In the end, this long term public servant fell for the oldest tragic flaw, the one Greeks wrote plays about: Hubris. Comey just thinks of himself as the last honest man in America. Our own Prolix has written a few times that Comey isn’t corrupt, he is Righteous and his own belief in his Righteousness is where things can get murky. It’s true that his Righteousness is why I think ultimately he could have been trusted with the FBI investigation into Trump/Russia. But his zealotry came with unintended – even by him – consequences: the election of Donald Trump as President. In an honest desire to be seen as non-partisan Comey managed to ruin the reputation of his favorite agency. With his fear of being taken to task by Republicans, who would smear him and the FBI if he did not tell them about the Abedin e-mails, Comey compromised himself as an honest broker of truth. He misassigned the concepts of “bad” and “catastrophic.” He thought not telling Congress about the e-mails would be catastrophic. In fact, not telling Republicans and becoming the target of their wrath would have been bad. Affecting the outcome of a Presidential election was catastrophic.

-Joy Reid Sally Yates comment

(There were also the grave issues that in his testimony to the Senate Comey gave inaccurate information about Abedin’s e-mails, falsely claiming “tens and thousands” of messages had been sent by her to her husband’s computer. It took 6 days, and prodding from ProPublica and Washington Post, for the FBI to issue a correction. The same day Comey was fired. Trump had his bodyguard Keith Schiller deliver the firing letter to the FBI headquarters, but they didn’t realize Comey was not in the office. Comey was delivering a speech and learned he was fired when the news popped up on the screen behind him.)

-COmey fired Petri

This brings us to the present. What does Comey’s firing mean in the larger scheme of things? Many Clinton aides have expressed concern, not joy, at the developments. That Clinton aides, who dislike Comey as much as anyone, are concerned about the firing speaks volumes about the Clinton candidacy and the people who supported her. We are more concerned about the Republic than petty revenge. Because what does Comey’s firing mean for the Russia/Trump investigation and the future of the Republic? It is impossible to know just yet. Some high profile Republicans, like Lindsey Graham and Susan Collins, have lined up behind Trump. Collins told Judy Woodruff: “Well, the president didn’t fire the entire FBI.” Graham said: “I believe a fresh start will serve the FBI and the nation well.” This is worrisome because it shows a continued support for the insupportable Trump, his administration and his policies. The good news is that some others Republicans have expressed concerns. (And not just the Nixon Library tweeting an objection to people calling Trump’s behavior “Nixonian.”)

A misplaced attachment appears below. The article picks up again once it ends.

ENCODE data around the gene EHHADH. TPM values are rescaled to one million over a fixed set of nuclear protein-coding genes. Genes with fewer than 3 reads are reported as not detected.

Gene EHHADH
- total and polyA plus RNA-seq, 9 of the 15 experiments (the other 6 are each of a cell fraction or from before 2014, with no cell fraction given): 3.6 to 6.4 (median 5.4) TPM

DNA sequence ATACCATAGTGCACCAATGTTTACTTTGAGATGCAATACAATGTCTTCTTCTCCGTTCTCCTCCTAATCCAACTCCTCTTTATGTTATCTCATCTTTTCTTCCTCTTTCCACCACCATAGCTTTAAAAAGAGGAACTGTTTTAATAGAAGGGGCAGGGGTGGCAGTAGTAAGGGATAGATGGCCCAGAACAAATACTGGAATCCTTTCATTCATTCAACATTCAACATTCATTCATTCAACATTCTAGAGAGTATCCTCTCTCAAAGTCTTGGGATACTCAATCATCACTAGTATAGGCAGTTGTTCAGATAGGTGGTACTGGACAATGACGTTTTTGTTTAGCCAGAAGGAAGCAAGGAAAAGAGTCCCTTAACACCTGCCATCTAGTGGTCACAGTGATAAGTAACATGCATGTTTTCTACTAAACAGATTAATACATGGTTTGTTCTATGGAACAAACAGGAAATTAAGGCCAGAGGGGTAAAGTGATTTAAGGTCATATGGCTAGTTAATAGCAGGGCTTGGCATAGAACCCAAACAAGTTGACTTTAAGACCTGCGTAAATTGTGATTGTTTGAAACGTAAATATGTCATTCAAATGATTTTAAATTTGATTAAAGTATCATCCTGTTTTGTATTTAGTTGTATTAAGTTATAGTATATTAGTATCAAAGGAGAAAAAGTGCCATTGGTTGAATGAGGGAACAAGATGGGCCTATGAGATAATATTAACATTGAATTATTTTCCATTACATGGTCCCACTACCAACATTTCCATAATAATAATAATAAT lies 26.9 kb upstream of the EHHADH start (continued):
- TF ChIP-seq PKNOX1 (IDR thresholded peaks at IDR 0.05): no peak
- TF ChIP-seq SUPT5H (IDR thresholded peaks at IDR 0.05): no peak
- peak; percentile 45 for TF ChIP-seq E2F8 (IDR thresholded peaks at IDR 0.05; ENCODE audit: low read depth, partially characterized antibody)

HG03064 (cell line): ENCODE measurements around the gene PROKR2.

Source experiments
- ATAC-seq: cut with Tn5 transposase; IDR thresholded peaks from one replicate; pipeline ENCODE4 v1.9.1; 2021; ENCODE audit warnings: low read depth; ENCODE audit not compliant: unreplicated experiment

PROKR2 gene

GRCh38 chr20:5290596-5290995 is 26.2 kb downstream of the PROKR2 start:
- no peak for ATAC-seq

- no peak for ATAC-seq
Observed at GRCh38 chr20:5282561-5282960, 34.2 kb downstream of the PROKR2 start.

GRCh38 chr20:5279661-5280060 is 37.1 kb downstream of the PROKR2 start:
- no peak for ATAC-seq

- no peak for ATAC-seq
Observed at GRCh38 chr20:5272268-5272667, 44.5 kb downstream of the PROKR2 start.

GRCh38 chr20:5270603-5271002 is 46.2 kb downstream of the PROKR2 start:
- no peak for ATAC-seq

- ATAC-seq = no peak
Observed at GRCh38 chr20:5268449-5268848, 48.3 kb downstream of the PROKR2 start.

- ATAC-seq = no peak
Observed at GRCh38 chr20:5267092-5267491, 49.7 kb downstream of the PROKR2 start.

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John McCain tweeted that “Removal of Director Comey only confirms need for select cmte to investigate #Russia’s interference in 2016 election.” Tea Partier Justin Amash tweeted: “My staff and I are reviewing legislation to establish an independent commission on Russia. The second paragraph of this letter is bizarre.” Republican Senate Intelligence Committee Chairman Richard Burr, who heads the Senate investigation into Trump/Russia, wrote:

I am troubled by the timing and reasoning of Director Comey’s termination. I have found Director Comey to be a public servant of the highest order, and his dismissal further confuses an already difficult investigation by the Committee. In my interactions with the Director and with the Bureau under his leadership, he and the FBI have always been straightforward with our Committee.  Director Comey has been more forthcoming with information than any FBI Director I can recall in my tenure on the congressional intelligence committees. His dismissal, I believe, is a loss for the Bureau and the nation.

Other notable Republicans who have expressed concern about Comey’s firing are James Lankford of Oklahoma, Bob Corker of Tennessee, Mark Sanford of South Carolina, and Senate Judiciary Committee member Ben Sasse of Nebraska.

I think we are at a cross-roads. What happens next is what history books will say about all of us. Will the firing of Comey bring about Trump’s downfall? Or will Republicans close ranks and save him, kill the investigation… and damn us all to a banana republic?